Lil’ Flip, ‘I Need Mine’ (Sony Urban/Columbia)
In hip-hop, MC monikers are either flat nicknames or ostentatious badges. Somewhat enigmatically, the affable freestyle champ and Houston native Wesley Eric Weston calls himself Lil’ Flip. Inside that enigma is a riddle: Is he advertising his battle-honed script-flipping ability, or hinting at his screwed comic sensibility, an offhand irreverence we might call flipness? That he also calls himself Flipperace and takes inspiration from Leprechaun (which he named his first album after), not Scarface, suggests he’s trying to fill the floppy shoes of the hip-hop jester. He’s even said that his biopic should be a comedy. Yet his irresistible amenable fourth album ends with the acoustic-and-strings ballad “I Need 2 Find My Way,” in which he raps, “I don’t need punch lines ’cause I live my lines” — as if the Flipper is in no mood to clown himself.
Lucky for us, Lil’ Flip seems to lead a today-was-a-good-day, not my-mind-is-playing-tricks-on-me, kind of life. On “Give Me a Beat,” a juicy slab of bounce that almost sounds ominous, he tweaks the gangsta-isms he can’t quite put aside: “I copped them guns just for fun,” and coyly alluding to an old conflict with T.I., “All the beef I ever had I got out of my teeth.” Ah yes, flossing. That’s one chore Flip doesn’t much bother with. He’s less interested in enumerating his possessions than peacocking on his laurels. He maintains that, like Jay-Z, he memorizes his lines instead of writing them down, which is evident from his shoot-the-shit flow on the darkly woozy, chopped chorus of “I’m a Balla (Flip My Chips)” and the skittering thug shout “I’m a Warrior.”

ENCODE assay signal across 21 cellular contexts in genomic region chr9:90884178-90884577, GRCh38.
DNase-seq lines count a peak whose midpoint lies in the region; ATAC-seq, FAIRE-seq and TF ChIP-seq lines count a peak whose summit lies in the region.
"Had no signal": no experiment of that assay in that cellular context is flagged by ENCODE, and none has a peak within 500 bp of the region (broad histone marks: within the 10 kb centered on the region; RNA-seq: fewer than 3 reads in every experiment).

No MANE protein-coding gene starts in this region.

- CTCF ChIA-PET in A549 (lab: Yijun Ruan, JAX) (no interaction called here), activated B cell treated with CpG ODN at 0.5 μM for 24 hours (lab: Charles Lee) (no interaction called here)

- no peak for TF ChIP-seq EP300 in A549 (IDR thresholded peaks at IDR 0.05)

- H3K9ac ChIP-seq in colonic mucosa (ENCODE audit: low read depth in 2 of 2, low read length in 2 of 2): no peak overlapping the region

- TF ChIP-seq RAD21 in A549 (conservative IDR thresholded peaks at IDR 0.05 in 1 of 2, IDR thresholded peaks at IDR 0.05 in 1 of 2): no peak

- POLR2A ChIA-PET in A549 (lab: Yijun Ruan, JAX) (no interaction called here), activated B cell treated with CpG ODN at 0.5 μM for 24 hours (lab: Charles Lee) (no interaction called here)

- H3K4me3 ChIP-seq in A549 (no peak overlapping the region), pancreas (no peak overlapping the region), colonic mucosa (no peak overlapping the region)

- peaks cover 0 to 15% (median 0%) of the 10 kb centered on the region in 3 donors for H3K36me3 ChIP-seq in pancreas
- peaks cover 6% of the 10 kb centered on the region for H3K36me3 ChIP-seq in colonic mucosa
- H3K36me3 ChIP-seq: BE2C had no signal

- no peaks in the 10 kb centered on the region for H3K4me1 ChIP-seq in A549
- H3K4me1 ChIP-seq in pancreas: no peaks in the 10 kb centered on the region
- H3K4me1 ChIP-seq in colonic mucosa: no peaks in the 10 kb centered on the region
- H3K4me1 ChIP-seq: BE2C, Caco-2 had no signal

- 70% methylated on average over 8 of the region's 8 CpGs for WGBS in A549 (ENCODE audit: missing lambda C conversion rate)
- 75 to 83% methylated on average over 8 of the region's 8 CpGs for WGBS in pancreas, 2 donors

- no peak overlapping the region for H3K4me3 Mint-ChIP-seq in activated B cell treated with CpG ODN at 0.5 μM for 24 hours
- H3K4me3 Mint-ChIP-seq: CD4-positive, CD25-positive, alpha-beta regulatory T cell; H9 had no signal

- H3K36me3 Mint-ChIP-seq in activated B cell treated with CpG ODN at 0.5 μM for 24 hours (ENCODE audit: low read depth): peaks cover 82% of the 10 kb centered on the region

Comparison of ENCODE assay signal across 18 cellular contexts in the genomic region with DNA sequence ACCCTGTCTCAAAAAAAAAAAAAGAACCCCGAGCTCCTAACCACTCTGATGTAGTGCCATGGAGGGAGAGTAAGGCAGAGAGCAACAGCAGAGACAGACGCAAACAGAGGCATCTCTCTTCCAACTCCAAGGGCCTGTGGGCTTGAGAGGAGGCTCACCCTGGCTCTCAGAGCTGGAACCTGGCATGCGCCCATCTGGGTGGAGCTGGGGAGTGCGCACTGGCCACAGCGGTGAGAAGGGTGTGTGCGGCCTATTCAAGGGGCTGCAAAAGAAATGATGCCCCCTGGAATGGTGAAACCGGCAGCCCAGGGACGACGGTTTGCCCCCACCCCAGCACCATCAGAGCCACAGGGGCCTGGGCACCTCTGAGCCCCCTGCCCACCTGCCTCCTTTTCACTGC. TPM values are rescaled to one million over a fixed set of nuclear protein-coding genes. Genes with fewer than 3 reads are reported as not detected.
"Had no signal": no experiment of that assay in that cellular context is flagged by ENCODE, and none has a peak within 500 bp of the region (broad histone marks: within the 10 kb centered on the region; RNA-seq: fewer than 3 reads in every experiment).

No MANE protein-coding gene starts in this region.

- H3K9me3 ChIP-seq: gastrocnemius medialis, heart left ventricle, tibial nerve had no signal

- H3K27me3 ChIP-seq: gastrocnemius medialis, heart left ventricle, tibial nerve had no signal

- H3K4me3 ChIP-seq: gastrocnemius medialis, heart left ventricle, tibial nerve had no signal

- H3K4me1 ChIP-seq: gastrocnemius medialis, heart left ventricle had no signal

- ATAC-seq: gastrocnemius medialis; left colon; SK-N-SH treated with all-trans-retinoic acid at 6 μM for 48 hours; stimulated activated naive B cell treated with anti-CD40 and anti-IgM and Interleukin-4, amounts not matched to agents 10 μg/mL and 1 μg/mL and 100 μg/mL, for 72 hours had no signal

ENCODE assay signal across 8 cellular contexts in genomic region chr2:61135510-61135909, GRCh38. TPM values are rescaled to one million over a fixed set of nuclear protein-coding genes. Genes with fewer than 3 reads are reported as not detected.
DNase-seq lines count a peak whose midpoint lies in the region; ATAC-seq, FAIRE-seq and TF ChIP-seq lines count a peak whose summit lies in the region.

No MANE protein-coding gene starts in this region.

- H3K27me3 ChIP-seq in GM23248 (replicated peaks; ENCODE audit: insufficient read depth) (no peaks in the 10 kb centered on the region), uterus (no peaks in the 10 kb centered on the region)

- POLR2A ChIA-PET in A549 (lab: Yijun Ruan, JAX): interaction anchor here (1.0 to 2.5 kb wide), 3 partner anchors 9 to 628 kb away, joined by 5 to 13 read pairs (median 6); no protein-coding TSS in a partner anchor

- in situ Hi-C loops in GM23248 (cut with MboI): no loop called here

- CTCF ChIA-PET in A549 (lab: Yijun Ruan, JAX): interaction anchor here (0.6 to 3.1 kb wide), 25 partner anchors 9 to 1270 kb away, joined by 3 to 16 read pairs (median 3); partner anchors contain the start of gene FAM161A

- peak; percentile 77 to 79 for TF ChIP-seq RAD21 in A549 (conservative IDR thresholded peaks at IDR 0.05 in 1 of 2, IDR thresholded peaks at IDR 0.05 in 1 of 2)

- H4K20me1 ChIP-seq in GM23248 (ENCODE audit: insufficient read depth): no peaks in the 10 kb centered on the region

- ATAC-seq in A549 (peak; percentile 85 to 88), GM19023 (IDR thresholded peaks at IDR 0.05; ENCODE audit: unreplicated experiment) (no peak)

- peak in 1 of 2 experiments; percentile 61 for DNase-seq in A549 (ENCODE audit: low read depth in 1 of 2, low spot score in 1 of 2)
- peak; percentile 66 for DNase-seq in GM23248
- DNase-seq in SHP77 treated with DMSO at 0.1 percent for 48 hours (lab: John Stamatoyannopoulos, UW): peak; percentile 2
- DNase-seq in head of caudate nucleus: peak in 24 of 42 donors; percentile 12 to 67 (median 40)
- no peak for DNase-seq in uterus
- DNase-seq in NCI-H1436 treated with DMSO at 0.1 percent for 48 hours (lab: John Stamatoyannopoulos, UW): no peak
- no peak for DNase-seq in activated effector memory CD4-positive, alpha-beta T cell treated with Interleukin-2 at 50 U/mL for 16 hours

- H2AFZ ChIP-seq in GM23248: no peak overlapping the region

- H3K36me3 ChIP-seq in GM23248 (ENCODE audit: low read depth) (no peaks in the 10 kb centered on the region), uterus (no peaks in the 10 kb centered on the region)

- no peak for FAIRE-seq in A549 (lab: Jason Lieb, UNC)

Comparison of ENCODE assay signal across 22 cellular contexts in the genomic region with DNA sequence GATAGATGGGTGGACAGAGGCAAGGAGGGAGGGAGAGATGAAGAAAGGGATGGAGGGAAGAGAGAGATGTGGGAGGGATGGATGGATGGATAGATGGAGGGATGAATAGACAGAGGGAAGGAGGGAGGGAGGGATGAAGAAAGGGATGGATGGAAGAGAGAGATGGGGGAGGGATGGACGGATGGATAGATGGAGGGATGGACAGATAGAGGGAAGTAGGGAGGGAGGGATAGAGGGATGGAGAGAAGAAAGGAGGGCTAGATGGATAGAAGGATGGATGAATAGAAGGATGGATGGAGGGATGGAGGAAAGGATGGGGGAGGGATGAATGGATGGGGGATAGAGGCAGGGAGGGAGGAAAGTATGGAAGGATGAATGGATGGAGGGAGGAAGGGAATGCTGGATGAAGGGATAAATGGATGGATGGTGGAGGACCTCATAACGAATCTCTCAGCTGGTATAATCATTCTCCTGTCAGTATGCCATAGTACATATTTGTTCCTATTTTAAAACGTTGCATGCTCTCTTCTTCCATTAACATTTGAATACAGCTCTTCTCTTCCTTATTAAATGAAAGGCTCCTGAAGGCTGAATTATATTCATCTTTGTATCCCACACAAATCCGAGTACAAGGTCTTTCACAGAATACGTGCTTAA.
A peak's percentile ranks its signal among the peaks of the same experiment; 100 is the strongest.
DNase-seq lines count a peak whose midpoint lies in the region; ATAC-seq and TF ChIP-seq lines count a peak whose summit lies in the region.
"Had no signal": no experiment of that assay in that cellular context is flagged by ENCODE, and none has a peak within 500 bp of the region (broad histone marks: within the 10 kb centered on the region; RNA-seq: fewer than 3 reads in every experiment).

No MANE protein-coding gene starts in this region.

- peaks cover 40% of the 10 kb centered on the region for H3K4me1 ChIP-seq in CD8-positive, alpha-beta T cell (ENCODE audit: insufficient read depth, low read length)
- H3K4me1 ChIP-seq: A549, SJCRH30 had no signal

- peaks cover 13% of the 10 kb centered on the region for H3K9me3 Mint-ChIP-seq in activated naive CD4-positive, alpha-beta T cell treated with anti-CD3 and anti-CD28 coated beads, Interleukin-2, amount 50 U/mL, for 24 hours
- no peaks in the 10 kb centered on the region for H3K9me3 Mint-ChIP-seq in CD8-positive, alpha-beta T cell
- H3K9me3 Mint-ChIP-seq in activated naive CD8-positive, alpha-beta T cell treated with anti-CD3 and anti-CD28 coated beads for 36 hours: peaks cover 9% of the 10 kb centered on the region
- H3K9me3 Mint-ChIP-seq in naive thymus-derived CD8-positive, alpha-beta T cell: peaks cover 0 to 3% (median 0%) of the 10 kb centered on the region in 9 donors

But unlike Jay-Z, you’d be hard-pressed to find gusts of brilliance amid all this breeziness. Flip dispatches the usual theme tracks–‘hood documentary (the oddly sensual “Da Gudda”), sex-capade (R’n’B cool-out “Sorry Lil’ Mama”), painful reminiscence (the lustrously downbeat “Ghetto Mindstate [Can’t Get Away]”) — a little too easily. He’s at his best on the single “What It Do,” where the only point is radio play. Over a cartoonishly regal Mannie Fresh beat, Flip adopts his Liberace-inspired alias and boasts of his primacy in France. The leader of the flip-hop nation is all about uneasy alliances.
See Also: DJ Ayres & JD, Houston for Dummies (The Rub, 2006)